I was disappointed that Two or Three Things I Know About Her was excluded from the retrospective, so I sought it out on my own time. It's a noble effort by Godard to break free of all conventions that had previously been restraining him. This film is an essay, sometimes spoken by Godard, sometimes spoken by his characters, but a contemplative, complicated theorem which he must slowly build over the course of the film--like Chris Marker's Sans Soleil, except with a less enlightening revelation at the end. The high point of this talky film is when he simply focuses the camera on some bubbles stirring in the middle of a cup of coffee while discussing the cosmos and the birth of consciousness. It's an extraordinary example of making the very small seem transcendent.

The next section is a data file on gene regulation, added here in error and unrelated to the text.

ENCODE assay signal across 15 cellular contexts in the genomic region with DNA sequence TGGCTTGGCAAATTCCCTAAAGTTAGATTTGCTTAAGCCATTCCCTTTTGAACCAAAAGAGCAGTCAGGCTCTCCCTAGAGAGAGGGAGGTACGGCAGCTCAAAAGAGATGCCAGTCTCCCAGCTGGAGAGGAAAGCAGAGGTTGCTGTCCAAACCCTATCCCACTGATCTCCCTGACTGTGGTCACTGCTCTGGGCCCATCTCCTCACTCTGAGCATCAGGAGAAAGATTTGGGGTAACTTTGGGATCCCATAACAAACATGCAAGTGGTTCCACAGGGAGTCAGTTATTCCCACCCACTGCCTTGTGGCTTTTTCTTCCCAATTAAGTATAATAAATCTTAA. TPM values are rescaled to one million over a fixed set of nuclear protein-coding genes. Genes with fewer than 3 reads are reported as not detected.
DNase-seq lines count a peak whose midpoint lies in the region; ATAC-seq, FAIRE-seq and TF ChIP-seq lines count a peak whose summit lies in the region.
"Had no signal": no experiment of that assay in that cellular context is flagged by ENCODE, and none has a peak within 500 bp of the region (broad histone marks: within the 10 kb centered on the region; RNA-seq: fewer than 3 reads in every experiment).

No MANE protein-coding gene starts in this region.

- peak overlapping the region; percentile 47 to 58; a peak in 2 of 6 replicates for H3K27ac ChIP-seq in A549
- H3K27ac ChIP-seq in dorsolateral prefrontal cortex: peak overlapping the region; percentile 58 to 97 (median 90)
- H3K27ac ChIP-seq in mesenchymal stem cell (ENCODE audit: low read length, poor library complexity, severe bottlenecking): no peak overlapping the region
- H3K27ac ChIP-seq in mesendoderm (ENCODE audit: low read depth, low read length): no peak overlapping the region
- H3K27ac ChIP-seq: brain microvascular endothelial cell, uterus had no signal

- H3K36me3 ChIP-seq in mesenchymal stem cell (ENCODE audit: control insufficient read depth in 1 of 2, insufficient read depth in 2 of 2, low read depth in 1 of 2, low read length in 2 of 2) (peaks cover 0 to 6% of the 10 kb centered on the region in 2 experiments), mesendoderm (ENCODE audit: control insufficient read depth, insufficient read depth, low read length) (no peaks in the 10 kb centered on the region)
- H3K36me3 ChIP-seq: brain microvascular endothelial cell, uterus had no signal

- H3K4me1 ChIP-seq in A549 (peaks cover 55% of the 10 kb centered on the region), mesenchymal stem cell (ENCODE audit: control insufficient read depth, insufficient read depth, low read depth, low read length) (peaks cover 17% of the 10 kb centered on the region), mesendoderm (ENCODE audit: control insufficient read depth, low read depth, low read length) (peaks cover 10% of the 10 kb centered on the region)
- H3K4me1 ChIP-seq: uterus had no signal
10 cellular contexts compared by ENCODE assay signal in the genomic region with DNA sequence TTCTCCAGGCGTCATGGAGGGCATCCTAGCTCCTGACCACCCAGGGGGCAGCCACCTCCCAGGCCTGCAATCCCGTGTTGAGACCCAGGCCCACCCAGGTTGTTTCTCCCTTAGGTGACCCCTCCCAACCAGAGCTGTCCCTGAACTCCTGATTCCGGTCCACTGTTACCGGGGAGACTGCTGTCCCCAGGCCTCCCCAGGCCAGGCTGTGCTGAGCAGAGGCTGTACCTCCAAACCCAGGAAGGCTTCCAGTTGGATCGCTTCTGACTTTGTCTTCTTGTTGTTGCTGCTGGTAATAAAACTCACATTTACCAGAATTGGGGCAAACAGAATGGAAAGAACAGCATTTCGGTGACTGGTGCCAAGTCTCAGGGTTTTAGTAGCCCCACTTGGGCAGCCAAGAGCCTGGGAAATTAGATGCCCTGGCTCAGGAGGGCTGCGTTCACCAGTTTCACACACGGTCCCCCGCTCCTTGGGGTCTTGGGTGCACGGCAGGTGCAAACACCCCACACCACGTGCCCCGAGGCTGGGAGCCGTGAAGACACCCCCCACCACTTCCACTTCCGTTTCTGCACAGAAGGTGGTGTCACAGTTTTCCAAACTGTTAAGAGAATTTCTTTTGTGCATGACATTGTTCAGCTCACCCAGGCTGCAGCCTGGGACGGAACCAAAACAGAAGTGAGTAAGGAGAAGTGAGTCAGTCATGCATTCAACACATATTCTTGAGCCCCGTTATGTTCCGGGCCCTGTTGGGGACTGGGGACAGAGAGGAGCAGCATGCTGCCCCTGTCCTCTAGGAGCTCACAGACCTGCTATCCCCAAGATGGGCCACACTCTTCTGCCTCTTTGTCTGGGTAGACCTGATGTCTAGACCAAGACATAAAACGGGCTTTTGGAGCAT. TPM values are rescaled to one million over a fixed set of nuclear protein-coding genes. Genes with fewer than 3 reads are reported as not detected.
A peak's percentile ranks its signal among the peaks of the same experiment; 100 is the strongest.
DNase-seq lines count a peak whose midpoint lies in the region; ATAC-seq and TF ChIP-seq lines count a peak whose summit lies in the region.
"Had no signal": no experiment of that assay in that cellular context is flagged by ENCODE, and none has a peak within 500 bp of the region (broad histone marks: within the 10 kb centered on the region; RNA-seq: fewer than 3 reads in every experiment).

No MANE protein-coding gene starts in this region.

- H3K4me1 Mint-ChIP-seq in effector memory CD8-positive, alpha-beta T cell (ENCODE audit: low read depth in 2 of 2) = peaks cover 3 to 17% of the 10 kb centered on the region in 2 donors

While the ostensible protagonist is a career woman who, like Deneuve in Bunuel's Belle de Jour, takes an unnecessary day job as a prostitute. But that bit of plot doesn't seem so interesting to Godard as the extras who stand behind her while she goes about errands, and so we are treated to the philosophies and feelings of tertiary characters, who look directly into the camera and speak candidly, often with breathtaking poetry (just as often with mediocre witticisms). Godard reportedly achieved these long monologues from unprofessional performers by giving them an earpiece and dictating their lines from behind the camera. The results can be remarkably dislocating, such as when a child starts talking politics. It's an indulgent device--and all this film hangs upon apart from the tired tirades against consumerism--but it feels so fresh that it makes the film pleasurable to watch. Naturally, Godard would soon revolt against the idea of "pleasurable" films, and so it's appropriate that 1967's notorious Week-End is a violent revolutionary riot against the viewer.